An Auschwitz composer rises from ashes

An Auschwitz composer rises from ashes


norman lebrecht

April 04, 2018

A Passover event from Diana Castelnuovo-Tedesco:

Tomorrow I will hand-deliver two manuscripts by the Dutch composer Sim Gokkes to the Netherlands Music Institute in The Hague. We found these manuscripts a few years ago in some archives my grandfather had left in Italy when he emigrated to the US.

In 1936, Gokkes asked Mario to write a Lecha Dodi for the Portuguese Synagogue of Amsterdam, where Gokkes was choirmaster. He wrote: “I will be very happy if you can dedicate some time to be able to help me. It’s very necessary that important Jewish composers give their attention to this art.”


Gokkes sent Mario several of his own compositions as a guideline. This was Mario’s first work for synagogue, and he went to it with his usual enthusiasm. As far as I know Mario’s Lecha Dodi was performed at the Synagogue in 1936.

A few years later, Gokkes and his family perished at Auschwitz. Much of this composer’s music has been lost. It brings me great joy and emotion to be able to return these manuscripts to the composer’s archive where, I hope, they will begin a new life.



  • Steven says:

    Just wonderful

  • Jeffrey Biegel says:

    This is truly remarkable. There must be more.

    • Jj says:

      Yes, I think I have some too, I didn’t know where to send it. I just googled the name Sim Gokkes and am surprised to find this!

      • Chris Evans says:

        Hello Jj, I’m currently conducting postgraduate research into the music of Sim Gokkes. Is there a way that I can contact you to discuss your findings?

  • Elizabeth Owen says:

    Ugh unfortunate headline.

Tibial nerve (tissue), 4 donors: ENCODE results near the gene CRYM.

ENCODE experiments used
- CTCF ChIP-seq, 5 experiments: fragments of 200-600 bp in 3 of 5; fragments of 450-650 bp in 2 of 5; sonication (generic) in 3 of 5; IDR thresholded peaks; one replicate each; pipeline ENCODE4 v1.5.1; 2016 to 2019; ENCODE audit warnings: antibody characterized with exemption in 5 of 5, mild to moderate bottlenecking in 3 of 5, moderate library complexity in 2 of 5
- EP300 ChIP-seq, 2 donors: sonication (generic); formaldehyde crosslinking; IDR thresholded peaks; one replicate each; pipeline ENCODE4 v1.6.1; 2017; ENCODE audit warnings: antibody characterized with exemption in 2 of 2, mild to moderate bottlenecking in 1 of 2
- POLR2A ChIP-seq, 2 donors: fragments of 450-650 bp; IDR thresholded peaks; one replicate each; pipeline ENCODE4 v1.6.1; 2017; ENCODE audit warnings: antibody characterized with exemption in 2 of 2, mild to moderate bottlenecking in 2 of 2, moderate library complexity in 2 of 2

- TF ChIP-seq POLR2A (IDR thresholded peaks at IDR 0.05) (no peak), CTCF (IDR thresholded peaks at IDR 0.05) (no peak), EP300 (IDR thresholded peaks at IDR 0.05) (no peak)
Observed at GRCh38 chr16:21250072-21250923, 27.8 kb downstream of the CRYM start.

• Tony Sanderson says:

    Psalm settings of Sim Gokkes can be found on the 2013 album Tehilim – Psalms between Jusaism and Christianity recorded by the Netherlands Chamber Choir.

    Readers might like to check it out. Available from Amazon or iTunes and elsewhere no doubt.

    I agree with Elizabeth Owen’s comment about the title of the post.

  • Sharon says:

    What a touching story. Several years ago I attended a Carnegie Hall concert of a choral version of the Passover Seder service (which was followed quite closely), a work of two composers (unfortunately I forget their names) who managed, although in hiding in two different European countries, to collaborate on this.

  • Andrea Resnick says:

    There’s a time and a place for wordplay. This is not it. The article is nice but that headline is unacceptable and disrespectful. Please change it.

  • Angela Cox says:

    By chance, I googled my last (maiden) and was so surprised to find Sim (Simon) Gokkes. After some research, I have learned that he was first cousin to my dad’s father, Maurice. The cousins were born a year apart. My dad has always been reluctant to discuss his relations as most died in the holocaust. From Holland, Maurice escaped to England with his wife and two children; then later had my dad. When looking up family, so many with this surname died in Auschwitz. It is interesting to me how Maurice, a barber, escaped but Simon, an accomplished musician, perished with his wife and two children. Upon reflection, I think perhaps Simon had too much to lose; he probably thought the rumors would not come to pass, that somehow, this could not happen…. He was so involved with choirs, the synagogue, etc., he did not want to leave. By the way, his wife was a pianist; they loved their music.
    Accordingly, I do not mind this title at all. Your readers have implied it is distasteful and could be written so for shock value. How shocking is this title compared to the reality? Thank you for posting about Simon Gokkes.